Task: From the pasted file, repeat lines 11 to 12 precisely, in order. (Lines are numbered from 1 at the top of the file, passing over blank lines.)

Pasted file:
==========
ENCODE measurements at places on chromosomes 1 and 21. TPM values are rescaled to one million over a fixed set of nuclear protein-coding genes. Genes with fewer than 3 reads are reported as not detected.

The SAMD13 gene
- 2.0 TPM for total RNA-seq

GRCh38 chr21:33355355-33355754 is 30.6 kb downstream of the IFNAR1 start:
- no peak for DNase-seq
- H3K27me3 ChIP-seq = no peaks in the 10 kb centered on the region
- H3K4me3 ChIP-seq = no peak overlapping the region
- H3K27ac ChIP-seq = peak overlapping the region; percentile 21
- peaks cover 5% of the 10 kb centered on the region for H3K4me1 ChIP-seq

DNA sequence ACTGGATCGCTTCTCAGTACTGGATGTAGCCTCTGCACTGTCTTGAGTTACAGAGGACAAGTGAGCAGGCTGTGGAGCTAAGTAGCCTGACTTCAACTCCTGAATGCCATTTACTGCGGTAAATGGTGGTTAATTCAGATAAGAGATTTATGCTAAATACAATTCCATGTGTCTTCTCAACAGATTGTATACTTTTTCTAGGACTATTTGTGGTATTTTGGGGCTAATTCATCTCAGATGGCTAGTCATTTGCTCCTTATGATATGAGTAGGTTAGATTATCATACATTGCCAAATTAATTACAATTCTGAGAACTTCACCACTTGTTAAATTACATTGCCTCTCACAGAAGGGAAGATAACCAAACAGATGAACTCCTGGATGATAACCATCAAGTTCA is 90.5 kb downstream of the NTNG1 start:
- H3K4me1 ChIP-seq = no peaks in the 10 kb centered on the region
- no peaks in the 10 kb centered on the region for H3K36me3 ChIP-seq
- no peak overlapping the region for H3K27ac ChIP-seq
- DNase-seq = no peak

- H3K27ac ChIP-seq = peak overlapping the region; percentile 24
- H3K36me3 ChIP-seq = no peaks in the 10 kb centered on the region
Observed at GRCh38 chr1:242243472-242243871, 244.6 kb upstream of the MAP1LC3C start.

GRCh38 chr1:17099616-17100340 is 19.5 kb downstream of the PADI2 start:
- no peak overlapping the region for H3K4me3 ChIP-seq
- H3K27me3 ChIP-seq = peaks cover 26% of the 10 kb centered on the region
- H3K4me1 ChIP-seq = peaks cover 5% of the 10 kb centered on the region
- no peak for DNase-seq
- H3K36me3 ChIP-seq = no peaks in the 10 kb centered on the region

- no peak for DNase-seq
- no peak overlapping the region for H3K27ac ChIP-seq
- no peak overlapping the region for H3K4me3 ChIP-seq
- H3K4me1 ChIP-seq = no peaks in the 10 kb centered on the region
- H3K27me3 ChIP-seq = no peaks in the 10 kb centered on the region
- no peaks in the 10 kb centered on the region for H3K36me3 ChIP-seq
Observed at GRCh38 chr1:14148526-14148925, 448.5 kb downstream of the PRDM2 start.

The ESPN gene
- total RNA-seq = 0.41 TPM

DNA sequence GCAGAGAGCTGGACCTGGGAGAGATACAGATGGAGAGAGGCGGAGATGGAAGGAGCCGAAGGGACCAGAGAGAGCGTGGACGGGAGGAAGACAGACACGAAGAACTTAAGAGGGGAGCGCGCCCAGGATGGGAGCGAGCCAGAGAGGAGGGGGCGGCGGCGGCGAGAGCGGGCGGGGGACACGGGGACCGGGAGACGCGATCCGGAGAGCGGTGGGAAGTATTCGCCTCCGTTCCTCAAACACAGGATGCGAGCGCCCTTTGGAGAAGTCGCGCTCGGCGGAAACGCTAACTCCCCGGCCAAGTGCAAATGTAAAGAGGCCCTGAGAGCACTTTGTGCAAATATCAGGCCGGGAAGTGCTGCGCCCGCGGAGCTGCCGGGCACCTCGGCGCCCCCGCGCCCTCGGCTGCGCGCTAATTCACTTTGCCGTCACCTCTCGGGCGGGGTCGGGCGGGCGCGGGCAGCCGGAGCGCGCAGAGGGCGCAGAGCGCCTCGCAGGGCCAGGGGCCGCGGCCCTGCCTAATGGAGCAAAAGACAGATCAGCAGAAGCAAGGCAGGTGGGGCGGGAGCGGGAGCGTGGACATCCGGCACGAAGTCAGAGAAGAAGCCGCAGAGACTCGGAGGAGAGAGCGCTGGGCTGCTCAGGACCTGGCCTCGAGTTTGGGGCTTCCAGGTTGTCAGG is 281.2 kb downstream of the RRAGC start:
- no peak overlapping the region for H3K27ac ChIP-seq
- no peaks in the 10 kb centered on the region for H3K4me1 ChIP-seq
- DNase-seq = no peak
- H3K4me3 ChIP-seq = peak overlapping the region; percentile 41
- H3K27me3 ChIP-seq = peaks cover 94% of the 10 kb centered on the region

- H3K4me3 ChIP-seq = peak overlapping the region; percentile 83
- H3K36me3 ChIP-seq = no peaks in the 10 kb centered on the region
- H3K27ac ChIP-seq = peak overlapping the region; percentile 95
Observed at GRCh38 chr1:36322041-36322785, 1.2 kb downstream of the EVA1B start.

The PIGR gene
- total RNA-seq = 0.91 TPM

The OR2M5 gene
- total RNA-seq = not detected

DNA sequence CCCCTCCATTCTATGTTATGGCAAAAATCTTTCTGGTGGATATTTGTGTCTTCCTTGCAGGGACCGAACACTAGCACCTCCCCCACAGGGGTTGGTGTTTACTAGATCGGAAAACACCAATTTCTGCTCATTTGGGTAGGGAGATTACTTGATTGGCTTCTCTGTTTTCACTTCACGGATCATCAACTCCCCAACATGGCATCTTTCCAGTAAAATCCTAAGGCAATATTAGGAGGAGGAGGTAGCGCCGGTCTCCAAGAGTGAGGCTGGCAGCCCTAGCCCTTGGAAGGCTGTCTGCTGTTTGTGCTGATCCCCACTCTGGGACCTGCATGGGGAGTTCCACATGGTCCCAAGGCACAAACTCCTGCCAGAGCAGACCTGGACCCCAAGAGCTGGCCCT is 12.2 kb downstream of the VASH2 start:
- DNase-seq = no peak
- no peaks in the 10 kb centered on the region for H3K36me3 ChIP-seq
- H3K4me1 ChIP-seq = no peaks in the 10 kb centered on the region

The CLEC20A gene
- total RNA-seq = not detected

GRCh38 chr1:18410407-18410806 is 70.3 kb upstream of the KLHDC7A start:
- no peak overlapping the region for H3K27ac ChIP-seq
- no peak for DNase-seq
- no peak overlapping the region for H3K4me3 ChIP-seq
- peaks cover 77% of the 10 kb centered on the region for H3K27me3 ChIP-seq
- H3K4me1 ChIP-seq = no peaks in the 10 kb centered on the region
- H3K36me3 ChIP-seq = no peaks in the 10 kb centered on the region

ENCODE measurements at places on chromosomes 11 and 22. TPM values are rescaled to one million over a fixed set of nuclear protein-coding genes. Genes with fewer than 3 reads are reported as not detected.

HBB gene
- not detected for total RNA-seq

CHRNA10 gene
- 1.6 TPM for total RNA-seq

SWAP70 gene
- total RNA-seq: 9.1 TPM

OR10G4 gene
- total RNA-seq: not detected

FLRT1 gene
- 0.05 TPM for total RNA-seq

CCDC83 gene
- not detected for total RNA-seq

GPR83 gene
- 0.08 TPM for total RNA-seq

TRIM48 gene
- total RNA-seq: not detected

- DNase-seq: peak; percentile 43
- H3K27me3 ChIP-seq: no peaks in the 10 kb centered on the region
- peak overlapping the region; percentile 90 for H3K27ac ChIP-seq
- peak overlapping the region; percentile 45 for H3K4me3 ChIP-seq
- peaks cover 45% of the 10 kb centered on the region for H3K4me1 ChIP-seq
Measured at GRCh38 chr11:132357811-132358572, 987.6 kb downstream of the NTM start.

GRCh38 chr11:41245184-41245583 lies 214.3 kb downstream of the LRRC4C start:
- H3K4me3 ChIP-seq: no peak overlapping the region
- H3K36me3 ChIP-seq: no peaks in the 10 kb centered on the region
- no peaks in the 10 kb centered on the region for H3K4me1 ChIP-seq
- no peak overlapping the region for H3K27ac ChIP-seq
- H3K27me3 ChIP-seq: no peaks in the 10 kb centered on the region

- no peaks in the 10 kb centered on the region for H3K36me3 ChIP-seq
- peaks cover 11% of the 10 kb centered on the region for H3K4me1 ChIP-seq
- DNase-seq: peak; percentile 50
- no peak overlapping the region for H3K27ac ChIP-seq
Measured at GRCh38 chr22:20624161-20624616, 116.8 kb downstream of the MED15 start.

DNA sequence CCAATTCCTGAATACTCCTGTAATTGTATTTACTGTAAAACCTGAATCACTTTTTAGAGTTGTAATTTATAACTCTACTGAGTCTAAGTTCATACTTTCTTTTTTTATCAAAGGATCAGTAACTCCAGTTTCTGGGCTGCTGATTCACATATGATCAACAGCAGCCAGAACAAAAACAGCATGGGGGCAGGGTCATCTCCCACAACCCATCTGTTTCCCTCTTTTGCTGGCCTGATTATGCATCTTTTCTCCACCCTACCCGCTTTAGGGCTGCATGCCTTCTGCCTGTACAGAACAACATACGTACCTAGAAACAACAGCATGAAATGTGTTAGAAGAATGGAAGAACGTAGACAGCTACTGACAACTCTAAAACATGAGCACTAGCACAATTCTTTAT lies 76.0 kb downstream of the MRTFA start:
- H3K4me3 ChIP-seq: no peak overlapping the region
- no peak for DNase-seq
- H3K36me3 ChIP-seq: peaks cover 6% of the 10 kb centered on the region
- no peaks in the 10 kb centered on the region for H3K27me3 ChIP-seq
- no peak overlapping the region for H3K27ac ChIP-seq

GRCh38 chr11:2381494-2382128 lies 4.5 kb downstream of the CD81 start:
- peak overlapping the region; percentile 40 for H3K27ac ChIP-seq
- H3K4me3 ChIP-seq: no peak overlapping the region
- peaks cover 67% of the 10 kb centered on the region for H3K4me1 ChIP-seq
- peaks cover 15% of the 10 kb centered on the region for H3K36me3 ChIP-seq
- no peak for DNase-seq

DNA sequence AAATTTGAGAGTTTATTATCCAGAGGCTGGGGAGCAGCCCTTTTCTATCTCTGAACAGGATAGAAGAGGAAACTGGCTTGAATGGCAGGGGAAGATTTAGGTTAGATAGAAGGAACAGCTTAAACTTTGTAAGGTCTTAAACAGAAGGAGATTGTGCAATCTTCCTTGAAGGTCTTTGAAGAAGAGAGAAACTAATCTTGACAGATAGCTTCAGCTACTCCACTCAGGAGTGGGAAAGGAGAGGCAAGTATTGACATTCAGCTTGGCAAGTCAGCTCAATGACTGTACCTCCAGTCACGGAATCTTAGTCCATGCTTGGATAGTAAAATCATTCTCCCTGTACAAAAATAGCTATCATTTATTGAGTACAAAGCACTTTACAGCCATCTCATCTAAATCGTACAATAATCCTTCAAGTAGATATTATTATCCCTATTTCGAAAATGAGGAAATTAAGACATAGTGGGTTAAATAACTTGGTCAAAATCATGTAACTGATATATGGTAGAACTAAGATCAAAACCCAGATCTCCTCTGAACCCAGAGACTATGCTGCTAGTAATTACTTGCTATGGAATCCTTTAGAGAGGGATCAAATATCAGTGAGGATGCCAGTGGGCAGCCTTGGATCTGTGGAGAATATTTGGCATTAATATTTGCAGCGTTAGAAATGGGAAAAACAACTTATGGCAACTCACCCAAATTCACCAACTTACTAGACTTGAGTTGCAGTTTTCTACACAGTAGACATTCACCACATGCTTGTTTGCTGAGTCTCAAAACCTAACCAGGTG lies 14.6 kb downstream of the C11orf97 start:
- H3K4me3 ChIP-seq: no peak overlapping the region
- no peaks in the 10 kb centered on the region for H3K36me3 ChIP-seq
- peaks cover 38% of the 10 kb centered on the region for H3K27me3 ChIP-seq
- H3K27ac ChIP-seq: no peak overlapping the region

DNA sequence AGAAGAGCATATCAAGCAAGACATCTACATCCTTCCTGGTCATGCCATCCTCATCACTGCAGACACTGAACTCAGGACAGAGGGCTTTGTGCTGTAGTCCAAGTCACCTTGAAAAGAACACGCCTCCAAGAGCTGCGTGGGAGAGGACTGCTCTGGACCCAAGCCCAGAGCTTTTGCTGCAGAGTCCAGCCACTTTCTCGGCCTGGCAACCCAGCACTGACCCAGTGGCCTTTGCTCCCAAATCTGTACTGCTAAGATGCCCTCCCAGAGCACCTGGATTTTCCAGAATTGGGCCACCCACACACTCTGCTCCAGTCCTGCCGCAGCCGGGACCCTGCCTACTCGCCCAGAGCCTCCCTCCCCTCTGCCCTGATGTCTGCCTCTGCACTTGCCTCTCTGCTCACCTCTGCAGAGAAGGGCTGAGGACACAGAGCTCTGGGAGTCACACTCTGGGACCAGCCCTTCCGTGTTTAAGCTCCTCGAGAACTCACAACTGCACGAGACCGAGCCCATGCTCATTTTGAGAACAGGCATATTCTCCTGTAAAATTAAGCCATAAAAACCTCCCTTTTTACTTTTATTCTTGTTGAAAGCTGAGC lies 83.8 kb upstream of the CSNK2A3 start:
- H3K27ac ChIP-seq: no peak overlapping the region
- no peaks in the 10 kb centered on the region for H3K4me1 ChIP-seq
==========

- H3K4me1 ChIP-seq = no peaks in the 10 kb centered on the region
- no peaks in the 10 kb centered on the region for H3K36me3 ChIP-seq